Aug 07, 2011
Using Direct Mail to Drive Retail Purchases
It might feel compelling, as a retailer, to back off of direct marketing in favor of web marketing or social media as a way to drive in-store traffic. But savvy retailers have found great success driving sales with direct mail - especially when the mail is targeted, and personalized.
Factory outlets are a great example. The old formula for their success was location, location, location (i.e., tourist areas off the highway). Then it was said to be price, price, price (i.e., great discounts). But location and price may no longer be sufficient to drive business to factory outlets and other discount retailers. That was Advertising Age's conclusion in a recent article "Price Alone No Longer Enough for Retailers."
The magazine cited the example of Mervyn's in Colorado, that surveyed its 5,000 customers and asked them "What do you want when shopping for clothing?" The answer: More fashions and a better shopping environment. This came from customers shopping at a discount retailer - customers you might expect to put price at the top of their list.
Is a shift happening? Yes. Price is no longer the primary factor separating retailers. That means stores need to better communicate their differentiators - what makes them different than the next guy? As consumers increasingly demand to be marketed to as the individuals that they are, targeted direct mail can be a great way for retailers to accomplish both goals.
How retailers use direct mail
Indeed, many retailers have found success using direct mail to create boutique-like, individualized experiences for their customers. Here are some examples.
Building a targeted database with membership and loyalty cards. The savviest retailers give membership or frequent buyer cards in exchange for the customer's mailing address. Some cards offer a free gift or discount after a certain number of purchases, others offer members-only access to new merchandise, sales, and other promotions.
The retailers use the card number to track the customer's purchases and then target mailings to that person based on past purchases. That sort of customer loyalty program is a great way to keep customers coming back - and spending more when they do.
"Please come back and try us again." One retailer offered customer comment cards to fill out while the customer's purchase was being wrapped. If a customer indicated that they were unhappy with something - anything - they received a personal letter of apology from the vice president of operations, with a $5 gift certificate for their next shopping trip. The company mailed 800 letters a month with a redemption rate of 35%.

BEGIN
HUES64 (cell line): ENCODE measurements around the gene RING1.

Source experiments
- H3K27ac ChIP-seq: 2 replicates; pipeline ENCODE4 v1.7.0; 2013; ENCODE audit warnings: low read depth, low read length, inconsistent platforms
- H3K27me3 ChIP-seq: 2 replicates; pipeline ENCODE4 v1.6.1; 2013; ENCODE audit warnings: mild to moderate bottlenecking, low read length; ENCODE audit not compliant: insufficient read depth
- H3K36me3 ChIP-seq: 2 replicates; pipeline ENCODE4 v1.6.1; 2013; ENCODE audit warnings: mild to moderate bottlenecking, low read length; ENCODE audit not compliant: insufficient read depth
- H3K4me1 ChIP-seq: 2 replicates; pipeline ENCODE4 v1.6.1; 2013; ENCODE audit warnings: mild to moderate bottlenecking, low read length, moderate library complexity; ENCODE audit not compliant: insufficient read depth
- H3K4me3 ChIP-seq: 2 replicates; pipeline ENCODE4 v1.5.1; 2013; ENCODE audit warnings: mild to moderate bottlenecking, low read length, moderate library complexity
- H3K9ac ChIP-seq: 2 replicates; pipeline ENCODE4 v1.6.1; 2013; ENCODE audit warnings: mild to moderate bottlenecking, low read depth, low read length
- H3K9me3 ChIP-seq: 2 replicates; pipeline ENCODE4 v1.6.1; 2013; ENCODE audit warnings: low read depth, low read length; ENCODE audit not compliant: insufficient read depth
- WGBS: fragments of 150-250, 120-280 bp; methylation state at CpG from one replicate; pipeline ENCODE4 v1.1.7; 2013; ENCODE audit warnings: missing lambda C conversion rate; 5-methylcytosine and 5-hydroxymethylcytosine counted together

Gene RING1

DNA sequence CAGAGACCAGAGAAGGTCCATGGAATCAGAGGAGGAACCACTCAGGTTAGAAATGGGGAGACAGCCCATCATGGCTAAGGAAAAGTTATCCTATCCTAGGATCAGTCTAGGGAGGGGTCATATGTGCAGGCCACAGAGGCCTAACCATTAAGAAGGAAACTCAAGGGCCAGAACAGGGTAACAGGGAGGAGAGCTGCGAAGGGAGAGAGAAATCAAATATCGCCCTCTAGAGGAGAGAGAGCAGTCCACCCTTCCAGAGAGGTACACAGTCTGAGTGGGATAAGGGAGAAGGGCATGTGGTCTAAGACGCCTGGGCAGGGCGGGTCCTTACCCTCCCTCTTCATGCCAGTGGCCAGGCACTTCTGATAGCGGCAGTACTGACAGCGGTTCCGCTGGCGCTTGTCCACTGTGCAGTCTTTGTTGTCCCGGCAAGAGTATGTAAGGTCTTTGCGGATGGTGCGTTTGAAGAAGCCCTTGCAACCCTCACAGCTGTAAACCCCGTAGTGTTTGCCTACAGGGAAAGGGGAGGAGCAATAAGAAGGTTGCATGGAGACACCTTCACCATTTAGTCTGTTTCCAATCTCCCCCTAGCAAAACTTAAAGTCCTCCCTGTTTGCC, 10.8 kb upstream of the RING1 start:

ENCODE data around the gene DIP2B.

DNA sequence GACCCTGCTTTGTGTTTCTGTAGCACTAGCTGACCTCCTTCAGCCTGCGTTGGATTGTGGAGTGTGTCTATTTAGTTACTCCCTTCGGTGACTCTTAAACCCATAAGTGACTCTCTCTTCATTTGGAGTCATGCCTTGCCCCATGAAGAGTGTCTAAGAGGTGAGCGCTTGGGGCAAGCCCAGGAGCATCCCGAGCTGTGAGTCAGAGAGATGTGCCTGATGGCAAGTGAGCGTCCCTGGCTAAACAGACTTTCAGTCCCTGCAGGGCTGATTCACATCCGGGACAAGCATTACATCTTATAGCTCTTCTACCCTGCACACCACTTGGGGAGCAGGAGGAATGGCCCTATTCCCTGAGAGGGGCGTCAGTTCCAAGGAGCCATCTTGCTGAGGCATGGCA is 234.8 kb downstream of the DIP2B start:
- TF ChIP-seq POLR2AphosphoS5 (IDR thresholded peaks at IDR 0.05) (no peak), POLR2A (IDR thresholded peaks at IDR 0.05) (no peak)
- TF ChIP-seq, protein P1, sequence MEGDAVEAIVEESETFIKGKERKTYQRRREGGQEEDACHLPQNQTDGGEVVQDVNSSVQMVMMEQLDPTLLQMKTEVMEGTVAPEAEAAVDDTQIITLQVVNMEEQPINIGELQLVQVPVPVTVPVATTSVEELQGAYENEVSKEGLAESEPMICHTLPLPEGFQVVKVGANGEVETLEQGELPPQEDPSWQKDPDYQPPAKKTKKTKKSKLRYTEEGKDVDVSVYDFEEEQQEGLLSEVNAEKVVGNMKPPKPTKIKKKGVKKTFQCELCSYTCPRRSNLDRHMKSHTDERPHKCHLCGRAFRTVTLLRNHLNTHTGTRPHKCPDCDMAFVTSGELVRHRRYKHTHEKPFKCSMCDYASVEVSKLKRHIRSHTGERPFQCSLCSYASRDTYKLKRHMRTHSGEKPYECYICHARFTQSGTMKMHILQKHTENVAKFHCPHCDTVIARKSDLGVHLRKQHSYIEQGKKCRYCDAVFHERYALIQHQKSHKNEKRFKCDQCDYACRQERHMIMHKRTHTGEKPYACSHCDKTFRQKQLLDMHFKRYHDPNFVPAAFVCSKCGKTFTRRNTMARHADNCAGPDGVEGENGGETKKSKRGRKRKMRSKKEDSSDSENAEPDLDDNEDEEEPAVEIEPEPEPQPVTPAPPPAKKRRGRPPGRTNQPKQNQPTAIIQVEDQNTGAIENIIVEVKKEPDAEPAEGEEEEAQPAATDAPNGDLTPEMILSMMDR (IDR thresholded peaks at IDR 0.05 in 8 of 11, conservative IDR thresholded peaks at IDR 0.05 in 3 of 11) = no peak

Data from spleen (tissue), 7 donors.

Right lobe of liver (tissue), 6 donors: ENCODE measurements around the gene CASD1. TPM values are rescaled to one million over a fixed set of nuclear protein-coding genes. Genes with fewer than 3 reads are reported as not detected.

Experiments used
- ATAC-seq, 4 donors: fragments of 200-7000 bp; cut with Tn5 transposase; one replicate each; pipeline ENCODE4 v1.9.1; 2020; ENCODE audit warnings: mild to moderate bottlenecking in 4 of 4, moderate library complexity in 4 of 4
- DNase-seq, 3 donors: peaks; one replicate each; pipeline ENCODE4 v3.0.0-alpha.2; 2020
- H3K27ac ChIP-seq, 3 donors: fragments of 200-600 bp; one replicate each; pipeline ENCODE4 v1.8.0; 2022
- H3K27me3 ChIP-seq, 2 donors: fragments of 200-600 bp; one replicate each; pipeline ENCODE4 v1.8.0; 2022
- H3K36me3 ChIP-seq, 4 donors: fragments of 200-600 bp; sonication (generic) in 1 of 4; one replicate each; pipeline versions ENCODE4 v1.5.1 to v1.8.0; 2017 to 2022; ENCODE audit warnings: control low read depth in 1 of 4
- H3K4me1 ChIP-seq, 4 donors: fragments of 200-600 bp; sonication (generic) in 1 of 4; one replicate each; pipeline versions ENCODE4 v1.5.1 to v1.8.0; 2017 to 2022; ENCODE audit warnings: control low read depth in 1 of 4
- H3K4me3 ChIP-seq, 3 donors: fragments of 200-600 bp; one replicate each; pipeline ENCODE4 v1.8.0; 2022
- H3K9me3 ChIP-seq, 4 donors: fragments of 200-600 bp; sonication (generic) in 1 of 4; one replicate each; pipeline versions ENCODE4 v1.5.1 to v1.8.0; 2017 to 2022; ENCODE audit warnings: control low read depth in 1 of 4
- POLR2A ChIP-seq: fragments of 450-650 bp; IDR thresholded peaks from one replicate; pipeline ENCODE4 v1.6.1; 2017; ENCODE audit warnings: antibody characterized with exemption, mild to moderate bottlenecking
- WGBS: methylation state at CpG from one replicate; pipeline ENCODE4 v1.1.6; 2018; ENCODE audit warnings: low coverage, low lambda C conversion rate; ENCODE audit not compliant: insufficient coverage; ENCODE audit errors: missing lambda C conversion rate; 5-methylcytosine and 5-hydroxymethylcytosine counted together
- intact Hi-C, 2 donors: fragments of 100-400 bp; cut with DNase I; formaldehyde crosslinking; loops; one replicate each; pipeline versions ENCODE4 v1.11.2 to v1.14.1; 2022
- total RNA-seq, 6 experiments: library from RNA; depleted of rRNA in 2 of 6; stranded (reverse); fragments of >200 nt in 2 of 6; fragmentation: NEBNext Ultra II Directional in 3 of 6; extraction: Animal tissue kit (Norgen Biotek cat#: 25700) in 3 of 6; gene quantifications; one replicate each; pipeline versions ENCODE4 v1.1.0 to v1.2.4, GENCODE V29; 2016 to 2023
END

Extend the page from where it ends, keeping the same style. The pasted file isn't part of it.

That was a brilliant multi-win direct mail campaign. Since the customers felt that the business was listening to them, it got the customers back in the door to make another purchase, and it gave the retailer valuable information about opportunities for improving its customers' experiences.
Competing with bigger, better known old stand-bys. A small 20,000-square-foot factory outlet center was opening in Reno, Nevada. Retailers there were concerned about how they would compete with the glamour and glitz of the much larger shopping areas.
So marketers mailed 27,000 fortune cookies to selected affluent households in Reno. The accompanying mailer promised that each cookie had a gift certificate inside. But to redeem it, the recipient had to bring the unopened cookie to the mall and open it in one of the shops there. Incredibly, every single prize was redeemed. The mall had excellent traffic and good sales.
Maintaining sales outside the peak tourist season. The peak tourist season in Naples, Florida ends in April. Local retailers, who are there year-round, wanted to pull in both tourists and locals in the slow months.
Marketers sent a direct mail package offering customers a $50 discount on Continental Airlines when they spent $50 or more in any of the shops. As a result, store traffic increased 6% and sales increased 12% over the previous year. Individual sales averaged 74% over the minimum $50 purchase.